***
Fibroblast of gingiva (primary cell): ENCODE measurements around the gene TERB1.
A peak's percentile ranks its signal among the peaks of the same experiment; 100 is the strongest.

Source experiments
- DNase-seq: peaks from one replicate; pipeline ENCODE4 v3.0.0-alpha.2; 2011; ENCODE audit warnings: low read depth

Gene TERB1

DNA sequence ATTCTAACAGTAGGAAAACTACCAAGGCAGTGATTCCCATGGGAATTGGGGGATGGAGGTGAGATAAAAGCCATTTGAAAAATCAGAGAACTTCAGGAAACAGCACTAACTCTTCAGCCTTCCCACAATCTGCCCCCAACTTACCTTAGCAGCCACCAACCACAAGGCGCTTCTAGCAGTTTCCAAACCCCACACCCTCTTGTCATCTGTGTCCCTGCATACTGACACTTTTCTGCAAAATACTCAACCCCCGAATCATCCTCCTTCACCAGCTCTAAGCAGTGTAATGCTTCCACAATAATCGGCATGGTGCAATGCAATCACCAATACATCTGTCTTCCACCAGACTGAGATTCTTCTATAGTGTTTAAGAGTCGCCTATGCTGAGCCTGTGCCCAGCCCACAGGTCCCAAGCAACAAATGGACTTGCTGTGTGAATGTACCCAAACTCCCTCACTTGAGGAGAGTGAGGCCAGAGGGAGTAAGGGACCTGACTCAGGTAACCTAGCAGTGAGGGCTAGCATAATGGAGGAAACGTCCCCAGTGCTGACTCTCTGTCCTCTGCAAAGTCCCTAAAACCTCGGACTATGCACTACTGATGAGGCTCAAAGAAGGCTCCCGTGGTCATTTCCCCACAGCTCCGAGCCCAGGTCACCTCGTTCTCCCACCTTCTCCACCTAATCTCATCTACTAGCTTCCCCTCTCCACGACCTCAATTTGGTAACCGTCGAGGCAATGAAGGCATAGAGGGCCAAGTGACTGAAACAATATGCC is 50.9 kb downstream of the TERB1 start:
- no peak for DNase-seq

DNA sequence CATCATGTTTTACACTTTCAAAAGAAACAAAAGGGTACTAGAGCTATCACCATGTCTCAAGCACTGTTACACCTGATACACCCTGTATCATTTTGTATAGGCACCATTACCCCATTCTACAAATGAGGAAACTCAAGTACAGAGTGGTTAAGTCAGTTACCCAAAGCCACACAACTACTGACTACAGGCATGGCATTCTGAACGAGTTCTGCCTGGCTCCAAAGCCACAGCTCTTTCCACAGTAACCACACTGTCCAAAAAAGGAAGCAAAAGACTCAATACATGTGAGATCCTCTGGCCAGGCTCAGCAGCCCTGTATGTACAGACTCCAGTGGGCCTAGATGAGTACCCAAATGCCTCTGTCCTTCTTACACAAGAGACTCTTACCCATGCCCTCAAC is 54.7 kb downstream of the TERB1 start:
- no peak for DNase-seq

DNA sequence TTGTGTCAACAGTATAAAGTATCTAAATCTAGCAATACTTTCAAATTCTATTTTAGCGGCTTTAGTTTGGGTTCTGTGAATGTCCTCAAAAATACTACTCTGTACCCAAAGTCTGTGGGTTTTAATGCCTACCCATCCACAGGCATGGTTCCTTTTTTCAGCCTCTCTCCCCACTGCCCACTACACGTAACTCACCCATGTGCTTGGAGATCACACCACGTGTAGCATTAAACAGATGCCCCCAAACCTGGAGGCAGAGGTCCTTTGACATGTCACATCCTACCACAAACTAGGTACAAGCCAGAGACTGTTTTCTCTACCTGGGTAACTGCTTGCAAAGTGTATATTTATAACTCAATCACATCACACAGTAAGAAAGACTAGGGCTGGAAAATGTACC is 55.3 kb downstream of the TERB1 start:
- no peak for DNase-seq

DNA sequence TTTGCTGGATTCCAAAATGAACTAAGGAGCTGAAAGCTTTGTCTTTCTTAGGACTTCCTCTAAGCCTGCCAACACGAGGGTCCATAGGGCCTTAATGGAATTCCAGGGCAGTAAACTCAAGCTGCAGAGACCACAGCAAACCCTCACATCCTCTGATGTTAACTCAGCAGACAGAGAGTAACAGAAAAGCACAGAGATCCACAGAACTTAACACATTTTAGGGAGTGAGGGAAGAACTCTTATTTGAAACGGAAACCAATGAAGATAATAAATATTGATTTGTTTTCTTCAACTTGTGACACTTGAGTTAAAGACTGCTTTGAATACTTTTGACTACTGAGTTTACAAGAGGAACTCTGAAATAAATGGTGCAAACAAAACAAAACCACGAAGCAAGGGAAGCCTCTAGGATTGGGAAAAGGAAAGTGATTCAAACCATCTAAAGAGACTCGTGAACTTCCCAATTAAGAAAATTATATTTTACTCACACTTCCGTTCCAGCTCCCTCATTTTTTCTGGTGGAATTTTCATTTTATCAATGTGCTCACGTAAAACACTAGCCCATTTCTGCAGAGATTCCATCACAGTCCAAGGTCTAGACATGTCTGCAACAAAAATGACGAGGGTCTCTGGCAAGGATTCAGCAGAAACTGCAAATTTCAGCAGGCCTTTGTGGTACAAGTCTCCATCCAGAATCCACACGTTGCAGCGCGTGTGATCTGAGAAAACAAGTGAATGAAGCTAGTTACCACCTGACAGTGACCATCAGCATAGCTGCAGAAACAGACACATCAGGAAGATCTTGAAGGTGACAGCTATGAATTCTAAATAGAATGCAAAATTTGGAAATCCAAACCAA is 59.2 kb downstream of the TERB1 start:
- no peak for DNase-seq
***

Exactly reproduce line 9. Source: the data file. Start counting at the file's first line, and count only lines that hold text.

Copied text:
- no peak for DNase-seq